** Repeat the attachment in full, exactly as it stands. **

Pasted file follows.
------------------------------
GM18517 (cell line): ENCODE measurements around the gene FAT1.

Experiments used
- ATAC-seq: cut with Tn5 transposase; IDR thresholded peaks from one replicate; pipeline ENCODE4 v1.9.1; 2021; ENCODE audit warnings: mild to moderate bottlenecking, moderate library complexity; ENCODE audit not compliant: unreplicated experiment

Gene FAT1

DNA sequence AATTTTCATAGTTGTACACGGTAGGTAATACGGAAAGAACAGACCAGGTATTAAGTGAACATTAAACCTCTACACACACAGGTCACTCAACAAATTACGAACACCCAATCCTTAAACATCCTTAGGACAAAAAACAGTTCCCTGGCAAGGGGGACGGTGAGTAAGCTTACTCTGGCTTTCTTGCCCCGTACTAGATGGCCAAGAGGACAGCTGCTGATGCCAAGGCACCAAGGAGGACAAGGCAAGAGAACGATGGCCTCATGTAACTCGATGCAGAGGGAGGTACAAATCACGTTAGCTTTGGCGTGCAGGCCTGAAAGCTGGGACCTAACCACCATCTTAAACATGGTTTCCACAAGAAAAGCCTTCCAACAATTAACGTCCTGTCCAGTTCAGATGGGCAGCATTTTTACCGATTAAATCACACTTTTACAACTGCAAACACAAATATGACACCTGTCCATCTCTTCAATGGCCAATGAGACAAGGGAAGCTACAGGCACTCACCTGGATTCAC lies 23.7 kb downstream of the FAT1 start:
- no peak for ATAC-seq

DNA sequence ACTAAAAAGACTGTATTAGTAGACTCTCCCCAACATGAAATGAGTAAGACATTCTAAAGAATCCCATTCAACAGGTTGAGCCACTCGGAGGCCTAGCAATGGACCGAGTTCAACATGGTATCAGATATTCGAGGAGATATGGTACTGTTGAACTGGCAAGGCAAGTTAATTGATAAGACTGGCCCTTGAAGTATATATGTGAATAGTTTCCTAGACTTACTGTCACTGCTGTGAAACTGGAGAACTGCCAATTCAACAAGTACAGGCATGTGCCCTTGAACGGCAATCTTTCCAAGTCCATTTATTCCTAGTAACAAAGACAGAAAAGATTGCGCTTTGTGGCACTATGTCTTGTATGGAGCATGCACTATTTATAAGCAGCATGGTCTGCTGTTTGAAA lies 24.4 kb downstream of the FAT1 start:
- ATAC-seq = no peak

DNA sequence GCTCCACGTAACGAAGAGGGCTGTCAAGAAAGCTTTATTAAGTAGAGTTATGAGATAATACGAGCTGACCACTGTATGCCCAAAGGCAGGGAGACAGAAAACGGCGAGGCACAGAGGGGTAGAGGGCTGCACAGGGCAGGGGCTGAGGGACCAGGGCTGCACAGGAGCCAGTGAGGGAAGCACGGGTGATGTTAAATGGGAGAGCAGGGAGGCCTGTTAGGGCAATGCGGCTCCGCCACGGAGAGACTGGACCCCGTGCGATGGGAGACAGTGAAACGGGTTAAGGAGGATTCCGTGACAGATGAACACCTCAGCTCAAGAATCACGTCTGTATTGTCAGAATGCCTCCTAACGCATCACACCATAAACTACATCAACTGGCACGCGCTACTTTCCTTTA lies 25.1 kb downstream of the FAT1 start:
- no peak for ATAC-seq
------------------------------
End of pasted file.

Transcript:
GM18517 (cell line): ENCODE measurements around the gene FAT1.

Experiments used
- ATAC-seq: cut with Tn5 transposase; IDR thresholded peaks from one replicate; pipeline ENCODE4 v1.9.1; 2021; ENCODE audit warnings: mild to moderate bottlenecking, moderate library complexity; ENCODE audit not compliant: unreplicated experiment

Gene FAT1

DNA sequence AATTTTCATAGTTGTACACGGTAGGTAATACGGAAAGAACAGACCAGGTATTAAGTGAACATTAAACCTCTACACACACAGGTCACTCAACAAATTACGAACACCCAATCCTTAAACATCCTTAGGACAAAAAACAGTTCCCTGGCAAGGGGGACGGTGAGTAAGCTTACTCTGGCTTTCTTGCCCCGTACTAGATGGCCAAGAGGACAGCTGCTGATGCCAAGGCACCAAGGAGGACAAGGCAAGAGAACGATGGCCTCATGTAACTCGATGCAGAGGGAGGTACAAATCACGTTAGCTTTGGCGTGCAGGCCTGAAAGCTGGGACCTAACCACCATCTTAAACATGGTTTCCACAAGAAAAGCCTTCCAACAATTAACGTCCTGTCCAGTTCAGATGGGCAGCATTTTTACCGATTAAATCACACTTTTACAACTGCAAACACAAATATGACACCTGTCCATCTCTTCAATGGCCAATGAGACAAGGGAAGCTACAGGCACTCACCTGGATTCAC lies 23.7 kb downstream of the FAT1 start:
- no peak for ATAC-seq

DNA sequence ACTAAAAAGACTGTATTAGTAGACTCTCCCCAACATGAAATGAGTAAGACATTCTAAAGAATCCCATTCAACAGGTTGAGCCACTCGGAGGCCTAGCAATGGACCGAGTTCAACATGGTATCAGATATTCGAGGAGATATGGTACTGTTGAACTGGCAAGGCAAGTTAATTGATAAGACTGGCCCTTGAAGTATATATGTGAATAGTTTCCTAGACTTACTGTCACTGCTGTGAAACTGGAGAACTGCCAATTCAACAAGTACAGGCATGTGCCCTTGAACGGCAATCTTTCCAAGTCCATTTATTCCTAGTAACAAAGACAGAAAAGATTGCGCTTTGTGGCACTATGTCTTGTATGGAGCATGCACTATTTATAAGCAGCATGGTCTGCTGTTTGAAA lies 24.4 kb downstream of the FAT1 start:
- ATAC-seq = no peak

DNA sequence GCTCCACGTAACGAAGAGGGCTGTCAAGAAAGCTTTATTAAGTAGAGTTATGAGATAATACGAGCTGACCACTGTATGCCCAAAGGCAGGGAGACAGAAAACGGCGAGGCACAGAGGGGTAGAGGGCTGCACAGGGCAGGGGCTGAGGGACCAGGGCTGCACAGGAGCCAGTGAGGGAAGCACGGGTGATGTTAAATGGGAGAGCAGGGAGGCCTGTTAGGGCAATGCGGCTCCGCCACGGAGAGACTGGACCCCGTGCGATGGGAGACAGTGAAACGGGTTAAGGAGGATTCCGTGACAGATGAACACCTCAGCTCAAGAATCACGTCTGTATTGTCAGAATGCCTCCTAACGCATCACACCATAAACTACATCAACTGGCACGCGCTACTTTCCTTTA lies 25.1 kb downstream of the FAT1 start:
- no peak for ATAC-seq